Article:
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Role of pressure and temperature in chemical reactions

  1. Dec 15, 2016 #1
    Hello!

    I have a feeling and I would like to know if it is true.
    I feel that if a reaction between two gases, takes place in high temperature only (perhaps with the presence of a catalyst), then if we increase the pressure high enough and keep the temperature low, the reaction may still take place.

    In other words, I think that it is quite equivalent the effect of increased temperature and increased pressure in the kinetics of a chemical reaction.

    Is that true?

    Can you give me an example of such reactions?

    Thanks!
     
  2. jcsd
  3. Dec 15, 2016 #2

    Borek

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    Staff: Mentor

    At this level of a handwavy generalization the answer is: yes, no, maybe.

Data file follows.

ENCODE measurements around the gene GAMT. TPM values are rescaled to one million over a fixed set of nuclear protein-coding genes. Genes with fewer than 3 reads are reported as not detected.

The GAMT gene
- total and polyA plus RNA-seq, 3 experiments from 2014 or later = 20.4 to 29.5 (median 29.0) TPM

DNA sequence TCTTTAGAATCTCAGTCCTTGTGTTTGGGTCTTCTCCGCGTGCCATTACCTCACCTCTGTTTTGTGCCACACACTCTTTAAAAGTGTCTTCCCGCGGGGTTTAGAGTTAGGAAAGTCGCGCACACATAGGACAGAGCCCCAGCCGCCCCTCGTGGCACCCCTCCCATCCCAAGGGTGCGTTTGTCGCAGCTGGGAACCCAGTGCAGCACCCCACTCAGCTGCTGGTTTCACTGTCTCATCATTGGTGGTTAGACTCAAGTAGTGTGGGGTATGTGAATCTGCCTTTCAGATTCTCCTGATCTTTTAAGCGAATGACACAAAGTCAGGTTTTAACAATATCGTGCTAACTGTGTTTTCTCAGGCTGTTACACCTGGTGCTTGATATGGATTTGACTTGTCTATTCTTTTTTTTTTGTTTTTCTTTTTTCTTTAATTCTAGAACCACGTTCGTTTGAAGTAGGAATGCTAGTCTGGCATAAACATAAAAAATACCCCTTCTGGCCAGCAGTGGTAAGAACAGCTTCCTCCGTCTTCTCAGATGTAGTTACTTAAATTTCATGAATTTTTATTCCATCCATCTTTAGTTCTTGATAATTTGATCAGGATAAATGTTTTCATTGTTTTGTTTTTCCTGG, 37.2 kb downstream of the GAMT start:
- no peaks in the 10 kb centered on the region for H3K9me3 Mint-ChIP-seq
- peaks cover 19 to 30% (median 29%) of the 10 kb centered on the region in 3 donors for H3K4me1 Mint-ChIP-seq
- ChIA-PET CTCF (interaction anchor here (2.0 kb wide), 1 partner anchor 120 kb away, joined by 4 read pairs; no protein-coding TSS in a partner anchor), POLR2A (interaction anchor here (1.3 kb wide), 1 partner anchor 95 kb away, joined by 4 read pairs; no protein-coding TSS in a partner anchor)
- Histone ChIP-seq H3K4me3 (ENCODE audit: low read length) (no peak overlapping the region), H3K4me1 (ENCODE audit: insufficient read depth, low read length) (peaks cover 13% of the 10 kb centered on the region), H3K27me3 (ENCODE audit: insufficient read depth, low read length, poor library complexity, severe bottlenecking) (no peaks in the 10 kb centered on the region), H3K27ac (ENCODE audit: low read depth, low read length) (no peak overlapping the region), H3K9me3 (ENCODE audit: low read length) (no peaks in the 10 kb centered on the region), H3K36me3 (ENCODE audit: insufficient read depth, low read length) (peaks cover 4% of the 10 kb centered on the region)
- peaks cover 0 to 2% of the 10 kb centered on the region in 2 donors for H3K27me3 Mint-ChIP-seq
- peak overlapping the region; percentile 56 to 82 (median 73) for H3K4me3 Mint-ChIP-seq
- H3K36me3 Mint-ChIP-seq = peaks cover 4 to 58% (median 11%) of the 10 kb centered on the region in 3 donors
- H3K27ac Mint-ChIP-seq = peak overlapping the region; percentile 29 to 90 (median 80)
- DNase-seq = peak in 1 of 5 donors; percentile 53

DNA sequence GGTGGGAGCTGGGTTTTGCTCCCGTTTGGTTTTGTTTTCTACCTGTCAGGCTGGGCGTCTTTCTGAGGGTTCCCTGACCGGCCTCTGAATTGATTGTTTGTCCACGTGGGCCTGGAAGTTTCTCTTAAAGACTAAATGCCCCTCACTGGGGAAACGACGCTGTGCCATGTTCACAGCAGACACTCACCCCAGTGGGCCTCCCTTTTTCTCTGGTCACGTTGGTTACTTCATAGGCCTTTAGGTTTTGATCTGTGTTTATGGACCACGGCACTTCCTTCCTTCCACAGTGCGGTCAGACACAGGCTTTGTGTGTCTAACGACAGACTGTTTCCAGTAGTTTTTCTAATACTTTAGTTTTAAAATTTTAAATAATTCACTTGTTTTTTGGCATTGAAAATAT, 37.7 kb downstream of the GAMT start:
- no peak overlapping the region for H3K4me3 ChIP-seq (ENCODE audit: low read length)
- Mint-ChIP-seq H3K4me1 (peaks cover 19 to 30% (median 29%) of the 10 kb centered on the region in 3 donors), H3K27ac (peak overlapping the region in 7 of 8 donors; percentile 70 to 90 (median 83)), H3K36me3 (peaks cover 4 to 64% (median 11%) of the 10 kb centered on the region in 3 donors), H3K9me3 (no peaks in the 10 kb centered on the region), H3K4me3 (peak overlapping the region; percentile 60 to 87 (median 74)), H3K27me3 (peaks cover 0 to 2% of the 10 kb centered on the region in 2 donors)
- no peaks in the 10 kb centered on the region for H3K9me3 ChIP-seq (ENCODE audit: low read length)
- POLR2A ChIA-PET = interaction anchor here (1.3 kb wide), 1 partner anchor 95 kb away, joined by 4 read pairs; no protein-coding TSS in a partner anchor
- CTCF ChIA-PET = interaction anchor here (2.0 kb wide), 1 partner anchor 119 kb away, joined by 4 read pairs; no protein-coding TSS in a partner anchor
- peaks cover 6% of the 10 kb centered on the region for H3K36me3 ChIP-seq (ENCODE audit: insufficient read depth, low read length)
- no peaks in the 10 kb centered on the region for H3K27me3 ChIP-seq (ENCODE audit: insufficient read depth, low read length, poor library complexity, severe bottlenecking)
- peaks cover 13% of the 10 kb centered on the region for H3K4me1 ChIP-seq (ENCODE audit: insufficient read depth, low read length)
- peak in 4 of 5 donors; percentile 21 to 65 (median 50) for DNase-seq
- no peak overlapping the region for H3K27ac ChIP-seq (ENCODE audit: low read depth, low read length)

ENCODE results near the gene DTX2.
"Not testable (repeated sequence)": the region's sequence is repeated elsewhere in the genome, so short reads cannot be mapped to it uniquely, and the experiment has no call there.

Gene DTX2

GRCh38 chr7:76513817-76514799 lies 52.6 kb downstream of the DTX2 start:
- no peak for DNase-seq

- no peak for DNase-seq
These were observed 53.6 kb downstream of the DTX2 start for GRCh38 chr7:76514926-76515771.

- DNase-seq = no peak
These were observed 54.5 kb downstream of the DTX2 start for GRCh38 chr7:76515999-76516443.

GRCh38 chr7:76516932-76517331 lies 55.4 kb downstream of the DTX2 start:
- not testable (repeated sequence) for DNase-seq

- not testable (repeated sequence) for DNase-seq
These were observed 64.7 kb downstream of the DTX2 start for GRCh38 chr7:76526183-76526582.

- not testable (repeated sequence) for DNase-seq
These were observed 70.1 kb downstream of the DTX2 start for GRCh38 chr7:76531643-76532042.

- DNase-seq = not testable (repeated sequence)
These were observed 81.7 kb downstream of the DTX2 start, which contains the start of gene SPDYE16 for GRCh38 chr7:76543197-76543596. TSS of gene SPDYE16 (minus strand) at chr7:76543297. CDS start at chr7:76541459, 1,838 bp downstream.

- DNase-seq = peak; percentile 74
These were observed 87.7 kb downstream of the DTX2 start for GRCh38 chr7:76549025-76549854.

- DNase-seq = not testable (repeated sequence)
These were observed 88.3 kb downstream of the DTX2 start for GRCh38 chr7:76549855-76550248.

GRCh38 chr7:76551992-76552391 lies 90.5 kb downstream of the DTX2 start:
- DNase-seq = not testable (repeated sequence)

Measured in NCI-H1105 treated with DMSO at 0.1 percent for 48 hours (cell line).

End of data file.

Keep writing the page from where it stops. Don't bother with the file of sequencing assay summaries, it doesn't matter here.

Technically yes, elevated temperatures are used to either speed up the reaction (kinetic factor) or to move the equilibrium to the right (thermodynamic factor) to make the reaction practical, but there is nothing that makes them absolutely necessary.

    However, if the amount of products at equilibrium present in the mixture is below a single molecule per mole of reactants, do you consider it to mean "reaction took place"? I don't have an example at hand, but it is not difficult to calculate ΔG for such a reaction from estimates of equilibrium constants and it will be in a reasonable range (as in: yes, we know reactions with such ΔG).
     
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